We report findings from a survey of United States foreign exchange traders. Our results indicate that: (i) The share of customer business, versus interbank business, has remained fairly constant; (ii) The channels by which transactions take place have changed, as electronically-brokered transactions have risen from 2% to 46% of total, mostly at the expense of transactions undertaken by traditional brokers; (iii) The single most widely- cited reason for deviating from the standard market convention on the bid-ask spread is a thin/hectic market; (iv) Half or more of market respondents believe that large players dominate in the dollar-pound and dollar-Swiss franc markets; and (v) 60% of respondents believe there is low predictability of exchange rates intraday. Even at medium and long run horizons, only a third of traders believe that there is high predictability
Market structure and the persistence of sectoral real exchange rates by Yin-Wong Cheung( Book )
13 editions published in 1999 in English and held by 60 libraries worldwide
We examine the relationship between market structure and the persistence of U.S. dollar-based sectoral real exchange rates for fourteen OECD countries. Our empirical results based on disaggregated data suggest that differences in market structure significantly determine the rates at which deviations from sectoral purchasing power parity decay. Specifically, industries with a larger price-cost margin are found to exhibit slower parity reversion of their sectoral real exchange rates. Further, as the degree of intra-industry trade activity increases, sectoral real exchange rate persistence becomes more pronounced. These findings imply that an imperfectly competitive market structure contributes to the well-documented persistence in real exchange rates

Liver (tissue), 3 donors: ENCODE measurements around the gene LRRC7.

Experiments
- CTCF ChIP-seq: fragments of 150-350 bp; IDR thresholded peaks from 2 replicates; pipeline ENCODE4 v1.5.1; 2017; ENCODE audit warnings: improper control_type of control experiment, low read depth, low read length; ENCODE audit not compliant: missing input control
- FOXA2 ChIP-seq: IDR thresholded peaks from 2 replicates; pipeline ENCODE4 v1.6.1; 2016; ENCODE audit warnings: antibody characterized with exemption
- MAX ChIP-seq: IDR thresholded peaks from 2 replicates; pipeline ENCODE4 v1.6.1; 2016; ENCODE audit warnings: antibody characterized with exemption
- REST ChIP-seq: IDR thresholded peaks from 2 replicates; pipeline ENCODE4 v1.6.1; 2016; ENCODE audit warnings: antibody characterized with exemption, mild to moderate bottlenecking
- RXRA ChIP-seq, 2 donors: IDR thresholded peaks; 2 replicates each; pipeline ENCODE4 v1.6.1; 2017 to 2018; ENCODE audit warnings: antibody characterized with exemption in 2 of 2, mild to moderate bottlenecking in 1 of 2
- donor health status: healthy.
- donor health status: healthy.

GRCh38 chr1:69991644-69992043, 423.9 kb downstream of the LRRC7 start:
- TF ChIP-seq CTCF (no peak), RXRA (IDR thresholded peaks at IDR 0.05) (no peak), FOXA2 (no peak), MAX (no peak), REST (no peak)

The overvaluation of Renminbi undervaluation by Yin-Wong Cheung( Book )
14 editions published in 2007 in English and held by 37 libraries worldwide
We evaluate whether the Renminbi (RMB) is misaligned, relying upon conventional statistical methods of inference. A framework built around the relationship between relative price and relative output levels is used. We find that, once sampling uncertainty and serial correlation are accounted for, there is little statistical evidence that the RMB is undervalued. The result is robust to various choices of country samples and sample periods, as well as to the inclusion of control variables
Speculative attacks a laboratory study in continuous time by Yin-Wong Cheung( Book )
8 editions published between 2005 and 2009 in English and held by 17 libraries worldwide
We examine speculative attacks in a controlled laboratory environment featuring continuous time, size asymmetries, and varying amounts of public information. Attacks succeeded in 233 of 344 possible cases. When speculators have symmetric size and access to information: (a) weaker fundamentals increase the likelihood of successful speculative attacks and hasten their onset, and (b) contrary to some theory, success is enhanced by public access to information about either the net speculative position or the fundamentals. The presence of a larger speculator further enhances success, and experience with large speculators increases small speculators’ response to the public information. However, giving the large speculator increased size or better information does not significantly strengthen his impact. -- Currency crisis ; speculative attack ; laboratory experiment ; coordination game ; pre-emption ; large player
A high-low model of daily stock price ranges by Yan-leung Cheung( Book )
6 editions published between 2008 and 2009 in English and held by 15 libraries worldwide